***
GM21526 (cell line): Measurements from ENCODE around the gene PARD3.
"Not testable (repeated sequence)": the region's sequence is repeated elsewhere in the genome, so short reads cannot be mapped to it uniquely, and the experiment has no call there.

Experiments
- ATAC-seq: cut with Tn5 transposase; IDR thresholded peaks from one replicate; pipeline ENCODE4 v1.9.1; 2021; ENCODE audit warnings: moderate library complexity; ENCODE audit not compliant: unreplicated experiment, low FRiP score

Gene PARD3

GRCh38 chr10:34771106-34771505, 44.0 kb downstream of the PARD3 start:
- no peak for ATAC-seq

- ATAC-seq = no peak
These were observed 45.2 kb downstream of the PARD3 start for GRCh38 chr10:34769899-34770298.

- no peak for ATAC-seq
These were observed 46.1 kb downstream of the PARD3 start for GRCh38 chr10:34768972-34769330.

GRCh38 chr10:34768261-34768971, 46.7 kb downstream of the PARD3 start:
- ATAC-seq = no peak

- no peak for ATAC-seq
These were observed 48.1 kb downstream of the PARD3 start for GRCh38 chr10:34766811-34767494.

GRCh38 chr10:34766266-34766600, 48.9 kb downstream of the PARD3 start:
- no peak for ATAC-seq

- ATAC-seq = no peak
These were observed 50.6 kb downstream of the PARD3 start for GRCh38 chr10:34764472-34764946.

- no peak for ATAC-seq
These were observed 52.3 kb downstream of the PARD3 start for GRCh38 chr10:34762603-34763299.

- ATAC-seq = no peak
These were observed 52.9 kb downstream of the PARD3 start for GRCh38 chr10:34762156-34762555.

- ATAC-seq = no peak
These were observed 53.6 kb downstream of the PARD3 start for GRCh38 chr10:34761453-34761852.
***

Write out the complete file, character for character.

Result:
GM21526 (cell line): Measurements from ENCODE around the gene PARD3.
"Not testable (repeated sequence)": the region's sequence is repeated elsewhere in the genome, so short reads cannot be mapped to it uniquely, and the experiment has no call there.

Experiments
- ATAC-seq: cut with Tn5 transposase; IDR thresholded peaks from one replicate; pipeline ENCODE4 v1.9.1; 2021; ENCODE audit warnings: moderate library complexity; ENCODE audit not compliant: unreplicated experiment, low FRiP score

Gene PARD3

GRCh38 chr10:34771106-34771505, 44.0 kb downstream of the PARD3 start:
- no peak for ATAC-seq

- ATAC-seq = no peak
These were observed 45.2 kb downstream of the PARD3 start for GRCh38 chr10:34769899-34770298.

- no peak for ATAC-seq
These were observed 46.1 kb downstream of the PARD3 start for GRCh38 chr10:34768972-34769330.

GRCh38 chr10:34768261-34768971, 46.7 kb downstream of the PARD3 start:
- ATAC-seq = no peak

- no peak for ATAC-seq
These were observed 48.1 kb downstream of the PARD3 start for GRCh38 chr10:34766811-34767494.

GRCh38 chr10:34766266-34766600, 48.9 kb downstream of the PARD3 start:
- no peak for ATAC-seq

- ATAC-seq = no peak
These were observed 50.6 kb downstream of the PARD3 start for GRCh38 chr10:34764472-34764946.

- no peak for ATAC-seq
These were observed 52.3 kb downstream of the PARD3 start for GRCh38 chr10:34762603-34763299.

- ATAC-seq = no peak
These were observed 52.9 kb downstream of the PARD3 start for GRCh38 chr10:34762156-34762555.

- ATAC-seq = no peak
These were observed 53.6 kb downstream of the PARD3 start for GRCh38 chr10:34761453-34761852.